Naiyayika, Naiyāyika: 11 definitions
Naiyayika means something in Hinduism, Sanskrit. If you want to know the exact meaning, history, etymology or English translation of this term then check out the descriptions on this page. Add your comment or reference to a book if you want to contribute to this summary article.
General definition (in Hinduism)Source: archive.org: A History of Indian Philosophy
Guṇaratna in his commentary on Haribhadra’s Saddarśana-samuccaya says that the Naiyāyikas are also called Yaugas and they walk about with long staffs and scanty loin-cloths, covering themselves up with blankets. They have matted locks of hair, smear their bodies with ashes, possess the holy thread, carry utensils for water, and generally live in the forests or under trees. They live largely on roots and fruits, and are always hospitable. Sometimes they have wives, sometimes not. The latter are better than the former. They perform the sacrificial duties of fire. In the higher state they go about naked; they purify their teeth and food with water, smear their bodies with ashes three times, and meditate upon Śiva. Their chief mantra is oṃ namaḥ śivāya. With this they address their guru and their guru also replies in the same manner. In their meetings they say that those men or women who follow the practices of Śaiva initiation for twelve years attain ultimately salvation or Nirvāṇa.
Languages of India and abroad
Sanskrit dictionarySource: DDSA: The practical Sanskrit-English dictionary
Naiyāyika (नैयायिक).—A logician, a follower of the Nyāya system of philosophy; नैयायिकानां तु नये ह्यणुकादावपीष्यते (naiyāyikānāṃ tu naye hyaṇukādāvapīṣyate) Bhāṣā P.
Derivable forms: naiyāyikaḥ (नैयायिकः).Source: Cologne Digital Sanskrit Dictionaries: Shabda-Sagara Sanskrit-English Dictionary
(-kaḥ) A logician, a follower of the Nyaya or logical philosophy. E. nyāya the Nyaya system, and ṭhak aff.Source: Cologne Digital Sanskrit Dictionaries: Benfey Sanskrit-English Dictionary
Naiyāyika (नैयायिक).—i. e. nyāya + ika, m. A logician, a follower of the Nyāya philosophy.Source: Cologne Digital Sanskrit Dictionaries: Cappeller Sanskrit-English Dictionary
Naiyāyika (नैयायिक).—[adjective] belonging to the Nyaya system; [masculine] an adherent of it.Source: Cologne Digital Sanskrit Dictionaries: Monier-Williams Sanskrit-English Dictionary
1) Naiyāyika (नैयायिक):—[from naiyāya] mfn. knowing the Nyāya philosophy
2) [v.s. ...] m. a follower of the N° system of investigation, [Mahābhārata; Rāmāyaṇa etc.]Source: Cologne Digital Sanskrit Dictionaries: Yates Sanskrit-English Dictionary
Naiyāyika (नैयायिक):—(kaḥ) 1. m. A logician, or follower of the Nyāya system.Source: DDSA: Paia-sadda-mahannavo; a comprehensive Prakrit Hindi dictionary (S)
[Sanskrit to German]
Sanskrit, also spelled संस्कृतम् (saṃskṛtam), is an ancient language of India commonly seen as the grandmother of the Indo-European language family (even English!). Closely allied with Prakrit and Pali, Sanskrit is more exhaustive in both grammar and terms and has the most extensive collection of literature in the world, greatly surpassing its sister-languages Greek and Latin.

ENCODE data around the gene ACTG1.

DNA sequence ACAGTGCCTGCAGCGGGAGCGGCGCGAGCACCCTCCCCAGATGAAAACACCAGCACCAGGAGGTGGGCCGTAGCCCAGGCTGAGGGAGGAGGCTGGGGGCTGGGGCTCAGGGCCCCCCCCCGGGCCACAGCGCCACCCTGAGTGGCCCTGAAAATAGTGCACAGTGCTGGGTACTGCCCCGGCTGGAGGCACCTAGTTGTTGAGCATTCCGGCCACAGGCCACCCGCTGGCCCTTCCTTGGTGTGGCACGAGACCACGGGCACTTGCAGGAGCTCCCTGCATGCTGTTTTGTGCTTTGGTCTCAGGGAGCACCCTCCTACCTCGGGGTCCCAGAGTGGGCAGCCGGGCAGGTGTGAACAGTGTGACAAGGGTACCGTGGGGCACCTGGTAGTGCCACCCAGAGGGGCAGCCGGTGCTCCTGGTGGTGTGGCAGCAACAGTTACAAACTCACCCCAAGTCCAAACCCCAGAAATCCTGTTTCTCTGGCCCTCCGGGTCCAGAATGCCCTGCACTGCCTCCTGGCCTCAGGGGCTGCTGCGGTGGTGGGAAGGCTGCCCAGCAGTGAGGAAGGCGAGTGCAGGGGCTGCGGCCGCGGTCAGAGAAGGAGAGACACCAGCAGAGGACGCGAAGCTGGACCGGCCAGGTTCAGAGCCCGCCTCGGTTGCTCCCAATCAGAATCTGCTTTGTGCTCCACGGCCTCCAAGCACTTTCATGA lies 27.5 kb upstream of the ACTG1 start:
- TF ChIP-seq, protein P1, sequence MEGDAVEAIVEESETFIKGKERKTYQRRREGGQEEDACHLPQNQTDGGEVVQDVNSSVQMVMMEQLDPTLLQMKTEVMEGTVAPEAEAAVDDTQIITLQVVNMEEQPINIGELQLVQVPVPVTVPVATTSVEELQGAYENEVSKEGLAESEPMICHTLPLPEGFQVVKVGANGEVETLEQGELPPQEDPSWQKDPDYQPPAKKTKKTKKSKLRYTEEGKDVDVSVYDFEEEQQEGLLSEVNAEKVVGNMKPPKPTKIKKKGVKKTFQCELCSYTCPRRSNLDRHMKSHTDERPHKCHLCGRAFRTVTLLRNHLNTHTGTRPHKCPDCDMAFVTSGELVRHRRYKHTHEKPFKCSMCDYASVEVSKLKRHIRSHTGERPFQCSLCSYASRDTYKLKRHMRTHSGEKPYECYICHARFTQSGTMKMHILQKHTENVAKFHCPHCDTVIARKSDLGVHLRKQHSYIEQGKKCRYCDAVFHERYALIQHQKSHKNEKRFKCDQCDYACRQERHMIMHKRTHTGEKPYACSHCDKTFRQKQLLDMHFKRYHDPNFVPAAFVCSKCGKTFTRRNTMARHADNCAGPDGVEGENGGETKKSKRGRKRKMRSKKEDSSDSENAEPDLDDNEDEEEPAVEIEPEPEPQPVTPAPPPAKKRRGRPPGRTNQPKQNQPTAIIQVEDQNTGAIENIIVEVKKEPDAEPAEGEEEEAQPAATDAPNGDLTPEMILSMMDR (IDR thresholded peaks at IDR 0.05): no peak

Kannada-English dictionarySource: Alar: Kannada-English corpus
1) [noun] an expert in logic; a logicians.
2) [noun] a man versed in Nyāya, one of the six ancient systems of Indian philosophy.
Kannada is a Dravidian language (as opposed to the Indo-European language family) mainly spoken in the southwestern region of India.
See also (Relevant definitions)
Starts with: Naiyayikabuddhi.
Ends with: Kevalanaiyayika.
Full-text (+56): Kevalanaiyayika, Padartha, Adikarana, Naiyyayika, Udayakara, Siddhantanaiyayikamata, Udayanacarya, Samvadika, Shabdanityatva, Neaua, Akhyataviveka, Ratnarnava, Neaia, Kriti, Aishvarakaramika, Karakanirnaya, Shabdabodhavada, Anadhara, Arade, Gangeshasharma.
Search found 35 books and stories containing Naiyayika, Naiyāyika; (plurals include: Naiyayikas, Naiyāyikas). You can also click to the full overview containing English textual excerpts. Below are direct links for the most relevant articles:
The validity of Anumana (inference) in Nyaya system (by Babu C. D)
Anumana in Indian Philosophy (by Sangita Chakravarty)
(E). Liṅga—its varieties < [Chapter 2 - Treatment of Anumāna in Nyāya-Vaiśeṣika Philosophy]
Classification of knowledge (2): Invalid Knowledge < [Chapter 1 - Introduction]
Anumāna (inference) in Advaita-Vedānta < [Chapter 4 - Treatment of Anumāna in Mīmāṃsā-Vedānta Philosophy]
The Buddhist Philosophy of Universal Flux (by Satkari Mookerjee)
Chapter XXV - Prasaṅgānumāna < [Part II - Logic and Epistemology]
Chapter XXVI - Negative Judgment < [Part II - Logic and Epistemology]
Chapter I - The Nature of Existence < [Part I - Metaphysics]
The Tattvasangraha [with commentary] (by Ganganatha Jha)
Verse 651 < [Chapter 11 - On ‘Quality’ as a Category]
Verse 71 < [Chapter 2 - Examination of the Doctrine of God (theism)]
Verse 59-60 < [Chapter 2 - Examination of the Doctrine of God (theism)]
Lakulisha-Pashupata (Philosophy and Practice) (by Geetika Kaw Kher)
Apparent Monotheism < [Chapter 4 - The Philosophical Context]
Overall Structure and Methodological considerations < [Introduction]
A History of Indian Philosophy Volume 1 (by Surendranath Dasgupta)